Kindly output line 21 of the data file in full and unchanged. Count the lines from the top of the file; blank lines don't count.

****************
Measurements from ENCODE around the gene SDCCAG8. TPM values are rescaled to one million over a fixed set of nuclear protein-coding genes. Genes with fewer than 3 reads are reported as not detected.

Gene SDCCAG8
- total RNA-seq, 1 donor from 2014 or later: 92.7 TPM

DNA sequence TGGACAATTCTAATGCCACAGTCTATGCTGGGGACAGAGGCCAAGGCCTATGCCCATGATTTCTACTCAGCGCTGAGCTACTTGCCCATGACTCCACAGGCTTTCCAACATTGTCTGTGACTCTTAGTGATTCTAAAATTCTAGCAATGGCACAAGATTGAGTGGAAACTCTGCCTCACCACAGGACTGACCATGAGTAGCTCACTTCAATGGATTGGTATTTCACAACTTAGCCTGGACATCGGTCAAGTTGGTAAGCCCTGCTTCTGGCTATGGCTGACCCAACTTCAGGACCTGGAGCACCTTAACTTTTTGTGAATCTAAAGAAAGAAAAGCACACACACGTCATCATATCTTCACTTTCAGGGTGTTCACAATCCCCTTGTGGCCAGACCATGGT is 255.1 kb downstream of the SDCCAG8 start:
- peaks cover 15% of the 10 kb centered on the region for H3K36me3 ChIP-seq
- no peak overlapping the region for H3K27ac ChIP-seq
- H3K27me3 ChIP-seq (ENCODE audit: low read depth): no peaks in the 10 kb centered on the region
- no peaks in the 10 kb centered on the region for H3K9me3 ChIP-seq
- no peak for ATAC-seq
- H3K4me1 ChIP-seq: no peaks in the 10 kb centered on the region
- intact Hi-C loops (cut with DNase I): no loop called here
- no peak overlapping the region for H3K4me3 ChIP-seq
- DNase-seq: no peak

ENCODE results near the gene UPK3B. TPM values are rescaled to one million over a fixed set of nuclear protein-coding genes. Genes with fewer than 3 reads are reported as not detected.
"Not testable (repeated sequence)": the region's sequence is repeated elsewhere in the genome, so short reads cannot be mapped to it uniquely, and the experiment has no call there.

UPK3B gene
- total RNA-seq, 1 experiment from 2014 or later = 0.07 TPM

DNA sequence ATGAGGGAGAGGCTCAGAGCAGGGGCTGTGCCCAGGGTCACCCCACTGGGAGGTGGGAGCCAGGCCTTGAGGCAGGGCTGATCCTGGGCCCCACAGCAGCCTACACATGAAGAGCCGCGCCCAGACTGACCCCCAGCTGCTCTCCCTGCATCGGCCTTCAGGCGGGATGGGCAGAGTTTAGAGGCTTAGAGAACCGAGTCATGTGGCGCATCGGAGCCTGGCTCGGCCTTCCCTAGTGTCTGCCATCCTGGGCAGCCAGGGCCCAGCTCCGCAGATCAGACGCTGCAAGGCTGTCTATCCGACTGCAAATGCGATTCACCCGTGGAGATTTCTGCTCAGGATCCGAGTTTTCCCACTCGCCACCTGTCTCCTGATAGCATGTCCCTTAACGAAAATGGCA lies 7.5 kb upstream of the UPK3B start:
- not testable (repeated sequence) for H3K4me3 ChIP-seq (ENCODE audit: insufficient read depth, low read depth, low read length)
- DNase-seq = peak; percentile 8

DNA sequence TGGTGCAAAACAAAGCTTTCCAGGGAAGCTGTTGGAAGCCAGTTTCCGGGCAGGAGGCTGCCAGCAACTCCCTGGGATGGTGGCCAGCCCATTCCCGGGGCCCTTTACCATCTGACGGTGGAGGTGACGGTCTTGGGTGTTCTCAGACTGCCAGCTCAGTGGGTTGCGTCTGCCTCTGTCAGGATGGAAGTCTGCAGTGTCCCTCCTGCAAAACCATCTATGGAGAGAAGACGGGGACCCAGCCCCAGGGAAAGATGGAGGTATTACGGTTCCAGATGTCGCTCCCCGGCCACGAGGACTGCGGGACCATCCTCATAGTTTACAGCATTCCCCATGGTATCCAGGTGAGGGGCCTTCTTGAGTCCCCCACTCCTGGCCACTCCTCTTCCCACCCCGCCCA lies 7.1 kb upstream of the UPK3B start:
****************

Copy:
DNA sequence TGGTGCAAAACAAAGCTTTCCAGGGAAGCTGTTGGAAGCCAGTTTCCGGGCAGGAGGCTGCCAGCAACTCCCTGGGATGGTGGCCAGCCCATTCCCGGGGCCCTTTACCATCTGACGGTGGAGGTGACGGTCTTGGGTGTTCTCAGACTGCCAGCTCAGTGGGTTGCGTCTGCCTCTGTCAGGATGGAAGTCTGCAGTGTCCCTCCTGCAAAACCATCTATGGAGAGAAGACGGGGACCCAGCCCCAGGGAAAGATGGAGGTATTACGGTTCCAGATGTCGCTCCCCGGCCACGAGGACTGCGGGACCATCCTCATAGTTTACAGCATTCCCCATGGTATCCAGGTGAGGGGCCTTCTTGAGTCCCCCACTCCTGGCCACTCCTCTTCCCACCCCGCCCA lies 7.1 kb upstream of the UPK3B start: